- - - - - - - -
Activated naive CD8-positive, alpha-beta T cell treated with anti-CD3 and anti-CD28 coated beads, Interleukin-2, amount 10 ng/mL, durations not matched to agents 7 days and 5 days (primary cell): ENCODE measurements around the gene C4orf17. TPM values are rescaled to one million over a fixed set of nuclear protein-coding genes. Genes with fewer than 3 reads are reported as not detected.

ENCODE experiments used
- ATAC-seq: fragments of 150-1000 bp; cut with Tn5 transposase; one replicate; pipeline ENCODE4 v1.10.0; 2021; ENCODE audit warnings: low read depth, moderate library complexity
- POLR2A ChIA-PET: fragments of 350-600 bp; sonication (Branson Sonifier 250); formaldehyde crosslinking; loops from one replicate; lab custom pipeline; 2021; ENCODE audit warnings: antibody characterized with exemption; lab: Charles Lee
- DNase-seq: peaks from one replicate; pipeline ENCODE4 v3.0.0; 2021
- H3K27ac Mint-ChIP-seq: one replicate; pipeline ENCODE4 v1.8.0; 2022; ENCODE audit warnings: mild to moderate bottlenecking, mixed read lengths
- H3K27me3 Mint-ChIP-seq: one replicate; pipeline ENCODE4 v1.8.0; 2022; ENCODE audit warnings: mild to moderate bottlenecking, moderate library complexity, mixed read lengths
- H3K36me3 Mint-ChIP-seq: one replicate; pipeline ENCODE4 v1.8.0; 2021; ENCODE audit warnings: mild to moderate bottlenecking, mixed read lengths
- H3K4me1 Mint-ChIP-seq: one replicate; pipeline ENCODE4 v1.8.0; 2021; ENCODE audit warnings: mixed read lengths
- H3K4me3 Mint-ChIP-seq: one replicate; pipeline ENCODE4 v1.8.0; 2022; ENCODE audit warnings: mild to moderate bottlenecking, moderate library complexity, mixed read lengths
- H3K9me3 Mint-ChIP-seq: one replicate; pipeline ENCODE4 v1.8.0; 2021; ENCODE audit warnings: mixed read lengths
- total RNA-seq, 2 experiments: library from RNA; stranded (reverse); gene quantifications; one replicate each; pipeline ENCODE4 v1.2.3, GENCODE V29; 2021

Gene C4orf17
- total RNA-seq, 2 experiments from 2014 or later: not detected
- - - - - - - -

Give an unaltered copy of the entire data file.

Activated naive CD8-positive, alpha-beta T cell treated with anti-CD3 and anti-CD28 coated beads, Interleukin-2, amount 10 ng/mL, durations not matched to agents 7 days and 5 days (primary cell): ENCODE measurements around the gene C4orf17. TPM values are rescaled to one million over a fixed set of nuclear protein-coding genes. Genes with fewer than 3 reads are reported as not detected.

ENCODE experiments used
- ATAC-seq: fragments of 150-1000 bp; cut with Tn5 transposase; one replicate; pipeline ENCODE4 v1.10.0; 2021; ENCODE audit warnings: low read depth, moderate library complexity
- POLR2A ChIA-PET: fragments of 350-600 bp; sonication (Branson Sonifier 250); formaldehyde crosslinking; loops from one replicate; lab custom pipeline; 2021; ENCODE audit warnings: antibody characterized with exemption; lab: Charles Lee
- DNase-seq: peaks from one replicate; pipeline ENCODE4 v3.0.0; 2021
- H3K27ac Mint-ChIP-seq: one replicate; pipeline ENCODE4 v1.8.0; 2022; ENCODE audit warnings: mild to moderate bottlenecking, mixed read lengths
- H3K27me3 Mint-ChIP-seq: one replicate; pipeline ENCODE4 v1.8.0; 2022; ENCODE audit warnings: mild to moderate bottlenecking, moderate library complexity, mixed read lengths
- H3K36me3 Mint-ChIP-seq: one replicate; pipeline ENCODE4 v1.8.0; 2021; ENCODE audit warnings: mild to moderate bottlenecking, mixed read lengths
- H3K4me1 Mint-ChIP-seq: one replicate; pipeline ENCODE4 v1.8.0; 2021; ENCODE audit warnings: mixed read lengths
- H3K4me3 Mint-ChIP-seq: one replicate; pipeline ENCODE4 v1.8.0; 2022; ENCODE audit warnings: mild to moderate bottlenecking, moderate library complexity, mixed read lengths
- H3K9me3 Mint-ChIP-seq: one replicate; pipeline ENCODE4 v1.8.0; 2021; ENCODE audit warnings: mixed read lengths
- total RNA-seq, 2 experiments: library from RNA; stranded (reverse); gene quantifications; one replicate each; pipeline ENCODE4 v1.2.3, GENCODE V29; 2021

Gene C4orf17
- total RNA-seq, 2 experiments from 2014 or later: not detected